Companion XP should be increased

Is it just me, or does anyone else feel that 15XP per year limits a companion character? After all, most companions are supported by the covenant, and would have "special favour" amongst the standard grogs. Therefore they would have access to the library, be able to make use of teachers etc. It is in the magi's interests for the companion to be as educated and experienced as possible.

Boys A and B are twin brothers, both have the same stats, A has the Gift.
A does 5 years childhood, 5 years training as a leatherworker, then gets apprenticed to a mage.
B does 5 years childhood, 5 years exploring the local woods, then gets sent off to be educated.
All well and good.

Over the next 15 years A gets 240 XP worth of training in both magic & abilites. (Spending 6 or 7 seasons assisting in the lab for exposure XP)

Over the next 15 years B gets 225 XP worth of training, first in a school, then in a university, spends a few seasons travelling from one place to another, and spends some time learning to fight.

A & B meet up again, B has better abilities than A, because A learned 120 points of arts.

Then A & B go to a covenant, or retire to the woods or anywhere. After fulfilling their obligations to the covenant, A gains 30XP per year, B gains 15 XP per year.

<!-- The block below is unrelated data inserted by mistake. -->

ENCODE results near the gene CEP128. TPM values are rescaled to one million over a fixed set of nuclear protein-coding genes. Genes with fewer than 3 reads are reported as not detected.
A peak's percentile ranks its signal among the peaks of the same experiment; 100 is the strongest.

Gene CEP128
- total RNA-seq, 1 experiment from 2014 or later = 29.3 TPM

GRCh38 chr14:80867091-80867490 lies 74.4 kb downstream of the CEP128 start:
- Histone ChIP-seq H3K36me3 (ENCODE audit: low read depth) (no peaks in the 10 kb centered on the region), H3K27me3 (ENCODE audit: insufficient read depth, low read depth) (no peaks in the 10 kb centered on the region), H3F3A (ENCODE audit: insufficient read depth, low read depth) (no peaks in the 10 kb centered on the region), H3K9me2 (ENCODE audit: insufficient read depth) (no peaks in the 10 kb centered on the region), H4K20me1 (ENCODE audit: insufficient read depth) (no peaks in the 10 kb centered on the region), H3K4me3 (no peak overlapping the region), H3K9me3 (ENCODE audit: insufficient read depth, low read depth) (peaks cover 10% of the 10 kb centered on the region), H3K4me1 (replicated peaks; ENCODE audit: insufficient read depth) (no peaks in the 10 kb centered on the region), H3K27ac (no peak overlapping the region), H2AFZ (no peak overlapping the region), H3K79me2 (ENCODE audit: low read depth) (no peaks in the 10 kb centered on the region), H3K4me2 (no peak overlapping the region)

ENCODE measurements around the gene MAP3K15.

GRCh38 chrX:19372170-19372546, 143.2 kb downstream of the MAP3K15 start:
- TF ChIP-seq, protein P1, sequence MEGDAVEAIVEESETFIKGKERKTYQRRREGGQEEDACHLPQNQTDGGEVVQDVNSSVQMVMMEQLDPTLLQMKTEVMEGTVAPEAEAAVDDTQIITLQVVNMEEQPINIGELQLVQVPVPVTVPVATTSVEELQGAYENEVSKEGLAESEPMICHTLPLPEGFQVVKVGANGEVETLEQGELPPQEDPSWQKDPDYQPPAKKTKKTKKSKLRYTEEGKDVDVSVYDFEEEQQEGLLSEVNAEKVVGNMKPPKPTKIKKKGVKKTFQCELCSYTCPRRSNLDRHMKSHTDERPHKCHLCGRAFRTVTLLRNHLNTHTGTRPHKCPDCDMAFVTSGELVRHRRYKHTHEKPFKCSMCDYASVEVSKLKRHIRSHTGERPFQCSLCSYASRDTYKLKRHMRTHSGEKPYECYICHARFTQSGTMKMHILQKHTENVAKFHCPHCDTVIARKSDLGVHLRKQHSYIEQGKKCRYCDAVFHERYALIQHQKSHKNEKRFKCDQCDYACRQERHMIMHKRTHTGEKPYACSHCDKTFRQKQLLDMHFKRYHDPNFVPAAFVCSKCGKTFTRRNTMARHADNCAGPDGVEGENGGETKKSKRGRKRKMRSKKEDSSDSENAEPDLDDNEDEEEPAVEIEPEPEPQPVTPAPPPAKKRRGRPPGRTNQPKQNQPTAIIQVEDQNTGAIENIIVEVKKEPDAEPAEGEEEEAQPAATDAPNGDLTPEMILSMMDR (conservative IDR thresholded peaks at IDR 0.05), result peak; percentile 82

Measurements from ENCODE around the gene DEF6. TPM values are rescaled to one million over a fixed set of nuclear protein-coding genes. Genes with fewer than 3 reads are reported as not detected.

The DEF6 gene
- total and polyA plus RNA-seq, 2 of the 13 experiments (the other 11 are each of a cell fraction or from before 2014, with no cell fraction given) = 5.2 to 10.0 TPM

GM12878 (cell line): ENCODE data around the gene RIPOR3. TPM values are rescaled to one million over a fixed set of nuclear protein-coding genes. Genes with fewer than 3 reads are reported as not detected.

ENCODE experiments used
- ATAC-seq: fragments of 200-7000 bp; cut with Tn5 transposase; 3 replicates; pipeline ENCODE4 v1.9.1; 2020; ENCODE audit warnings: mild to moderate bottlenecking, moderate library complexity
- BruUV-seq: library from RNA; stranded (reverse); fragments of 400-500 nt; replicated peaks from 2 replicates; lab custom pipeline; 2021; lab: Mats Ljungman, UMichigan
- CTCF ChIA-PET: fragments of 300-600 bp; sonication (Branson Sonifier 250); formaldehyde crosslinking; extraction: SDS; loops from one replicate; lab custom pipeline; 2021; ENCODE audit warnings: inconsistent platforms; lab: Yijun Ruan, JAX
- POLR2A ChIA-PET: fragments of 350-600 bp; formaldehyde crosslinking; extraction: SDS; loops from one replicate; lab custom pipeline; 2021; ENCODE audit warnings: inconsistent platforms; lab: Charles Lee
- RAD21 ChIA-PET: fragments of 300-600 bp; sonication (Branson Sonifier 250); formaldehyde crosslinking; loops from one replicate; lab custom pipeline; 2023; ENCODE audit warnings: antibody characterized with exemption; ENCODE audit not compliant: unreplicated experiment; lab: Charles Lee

A can put 15 XP per year into abilities, 15 into arts, and while they will never be a great magus, they would be as good at mundane things as B who is putting all their XP into abilities.

I don't like this scenario, it means that companions are worth less, because a magus, especially if they are Gentle Gifted, can outperform a companion in regular situations.

My suggestion is that companions receive more XP per year - after a certain age. Perhaps they should be classed as Wealthy and get 20 XP per year, perhaps they should be like magi and get 30XP per year.

I would say that from the age of 20 onwards (15 years after childhood), when their bodies and minds reach full maturity, companions get increased XP. After all, if the companion is not supernatural they will have normal longevity, even with a ritual they are unlikely to see more than 100 years. Not to mention the mortality rate of characters (lol).

Magus A lives about 100 years would accumulate :
45 - 5 years childhood
45 - 5 years before apprentice
240 - 15 years apprenticeship
2400 - 80 years life (no - labwork)

Companion B lives about 100 years would accumulate :
45 - 5 years childhood
45 - 5 years before schooling
150 - 10 years before adulthood (full maturity)
1600 - 80 years life (20XP per year)
2000 - 80 years life (25XP per year)
2400 - 80 years life (30XP per year)